The Yeni Camii translates to “New Mosque”, and really demonstrates the problem inherent in naming things “New”. Sure… back in 1665, the Yeni Camii was Istanbul’s great new mosque, and everybody in the Ottoman Empire was freaking out about how brand new it was. But 350 years later? Not so much.
Even though it’s one of the city’s grandest mosques and conveniently located right next to the tram stop and ferry terminal, visiting the Yeni Camii was one of those things which we kept putting off. Every time we almost went inside, we were lured away by other, more compelling sights nearby. The Spice Bazaar. The Rüstem Paşa Camii. The streets of Tathakale and the fish stands in Eminönü plaza. But finally, during our last week in the city, we made the trip.
Construction on the Yeni Camii began in 1597, but wasn’t finished for 68 years. The project was subject to a great amount of political jousting and controversy, and progress was delayed time and time again. The mosque was built in the historically Jewish neighborhood of Eminönü, and an old synagogue was demolished to make room. Some believed that the mosque was a pretext for disempowering the city’s Jewish community.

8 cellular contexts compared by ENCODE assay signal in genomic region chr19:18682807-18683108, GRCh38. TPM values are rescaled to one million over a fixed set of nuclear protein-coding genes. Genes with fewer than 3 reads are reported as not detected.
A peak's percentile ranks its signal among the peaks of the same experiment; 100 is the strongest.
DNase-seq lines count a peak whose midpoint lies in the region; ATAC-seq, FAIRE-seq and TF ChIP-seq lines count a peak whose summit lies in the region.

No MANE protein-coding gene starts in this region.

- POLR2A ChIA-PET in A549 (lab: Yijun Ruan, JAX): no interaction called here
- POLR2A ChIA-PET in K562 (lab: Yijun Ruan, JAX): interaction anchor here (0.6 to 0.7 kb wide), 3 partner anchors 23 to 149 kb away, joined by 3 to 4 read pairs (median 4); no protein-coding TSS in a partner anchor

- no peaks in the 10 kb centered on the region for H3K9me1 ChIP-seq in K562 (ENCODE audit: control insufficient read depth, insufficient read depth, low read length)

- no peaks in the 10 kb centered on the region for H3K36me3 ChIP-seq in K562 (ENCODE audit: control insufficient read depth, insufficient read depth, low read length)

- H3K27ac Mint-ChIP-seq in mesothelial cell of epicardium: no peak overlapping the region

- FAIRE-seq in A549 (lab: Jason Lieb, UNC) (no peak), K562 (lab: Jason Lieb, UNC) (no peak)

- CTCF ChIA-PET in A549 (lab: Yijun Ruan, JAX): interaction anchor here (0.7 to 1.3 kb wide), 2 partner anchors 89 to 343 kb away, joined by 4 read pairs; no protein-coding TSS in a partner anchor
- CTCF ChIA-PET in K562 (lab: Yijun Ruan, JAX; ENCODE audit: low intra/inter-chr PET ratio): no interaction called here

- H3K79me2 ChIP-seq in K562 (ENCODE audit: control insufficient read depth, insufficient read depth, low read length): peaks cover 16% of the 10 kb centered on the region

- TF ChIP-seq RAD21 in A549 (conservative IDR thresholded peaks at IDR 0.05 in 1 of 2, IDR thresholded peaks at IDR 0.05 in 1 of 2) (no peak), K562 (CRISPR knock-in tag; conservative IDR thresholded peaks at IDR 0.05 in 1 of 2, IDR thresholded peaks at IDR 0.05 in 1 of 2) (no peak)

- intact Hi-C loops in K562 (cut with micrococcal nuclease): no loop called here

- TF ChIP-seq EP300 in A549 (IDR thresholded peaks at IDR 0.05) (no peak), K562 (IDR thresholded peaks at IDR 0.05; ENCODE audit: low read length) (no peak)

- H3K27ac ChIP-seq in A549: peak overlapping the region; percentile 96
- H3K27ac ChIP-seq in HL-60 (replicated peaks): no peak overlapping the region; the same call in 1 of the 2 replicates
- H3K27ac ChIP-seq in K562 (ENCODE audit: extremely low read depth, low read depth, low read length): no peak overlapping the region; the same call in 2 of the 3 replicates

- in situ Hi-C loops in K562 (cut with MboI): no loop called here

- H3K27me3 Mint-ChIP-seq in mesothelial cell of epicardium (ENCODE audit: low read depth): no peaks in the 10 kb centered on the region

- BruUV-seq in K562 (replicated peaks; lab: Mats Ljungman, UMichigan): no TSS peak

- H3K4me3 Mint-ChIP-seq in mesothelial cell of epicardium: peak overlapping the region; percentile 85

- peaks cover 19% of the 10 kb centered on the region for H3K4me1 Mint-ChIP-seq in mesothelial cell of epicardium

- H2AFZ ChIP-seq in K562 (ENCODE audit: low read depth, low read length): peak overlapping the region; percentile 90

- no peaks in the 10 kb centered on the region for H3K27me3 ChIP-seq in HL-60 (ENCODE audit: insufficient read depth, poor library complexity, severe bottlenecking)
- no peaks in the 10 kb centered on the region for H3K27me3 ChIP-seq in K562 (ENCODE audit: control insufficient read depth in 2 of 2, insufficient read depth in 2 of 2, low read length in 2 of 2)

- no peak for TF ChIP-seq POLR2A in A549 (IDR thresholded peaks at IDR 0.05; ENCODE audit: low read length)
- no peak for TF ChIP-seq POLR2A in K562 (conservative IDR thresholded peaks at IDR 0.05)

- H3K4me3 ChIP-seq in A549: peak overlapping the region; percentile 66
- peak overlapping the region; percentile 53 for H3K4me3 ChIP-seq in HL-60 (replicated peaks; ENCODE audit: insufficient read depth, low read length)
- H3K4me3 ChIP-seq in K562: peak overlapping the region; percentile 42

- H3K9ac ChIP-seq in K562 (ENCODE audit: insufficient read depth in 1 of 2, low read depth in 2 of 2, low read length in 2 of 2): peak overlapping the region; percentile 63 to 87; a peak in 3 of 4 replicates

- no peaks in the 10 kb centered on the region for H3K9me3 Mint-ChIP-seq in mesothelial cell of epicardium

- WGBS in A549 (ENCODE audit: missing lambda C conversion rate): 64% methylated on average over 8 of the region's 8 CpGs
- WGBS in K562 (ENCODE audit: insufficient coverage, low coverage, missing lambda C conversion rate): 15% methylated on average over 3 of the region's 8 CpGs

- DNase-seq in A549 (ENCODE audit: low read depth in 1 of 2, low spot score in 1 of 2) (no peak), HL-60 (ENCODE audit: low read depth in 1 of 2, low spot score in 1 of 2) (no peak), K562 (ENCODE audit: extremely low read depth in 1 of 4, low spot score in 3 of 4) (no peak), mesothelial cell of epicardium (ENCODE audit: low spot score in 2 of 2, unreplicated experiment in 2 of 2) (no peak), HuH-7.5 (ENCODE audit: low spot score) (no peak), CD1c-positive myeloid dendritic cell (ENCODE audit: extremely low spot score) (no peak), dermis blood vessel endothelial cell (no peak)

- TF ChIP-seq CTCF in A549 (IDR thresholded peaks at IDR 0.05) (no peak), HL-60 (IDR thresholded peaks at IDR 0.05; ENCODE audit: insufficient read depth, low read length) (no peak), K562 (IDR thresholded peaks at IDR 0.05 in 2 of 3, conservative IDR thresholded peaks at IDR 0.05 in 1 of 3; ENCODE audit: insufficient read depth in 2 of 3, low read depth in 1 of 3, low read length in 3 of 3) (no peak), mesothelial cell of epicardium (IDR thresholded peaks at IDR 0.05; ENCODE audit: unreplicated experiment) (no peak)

Despite the strife, the Yeni Camii was eventually completed. It enjoys a grand location on the shores of the Golden Horn and, with its 66 domes, cuts an impressive figure when seen from the shores of Galata. The courtyard and surrounding plaza are far less peaceful than other mosques, which isn’t surprising given the mayhem of the adjacent Spice Bazaar. And the interior isn’t as architecturally pleasing as that of the Süleymaniye or the nearby Rüstem Paşa. But the mosque is definitely worth a look, particularly if you’re already in the area. And on almost any visit to Istanbul, you’ll be in the area.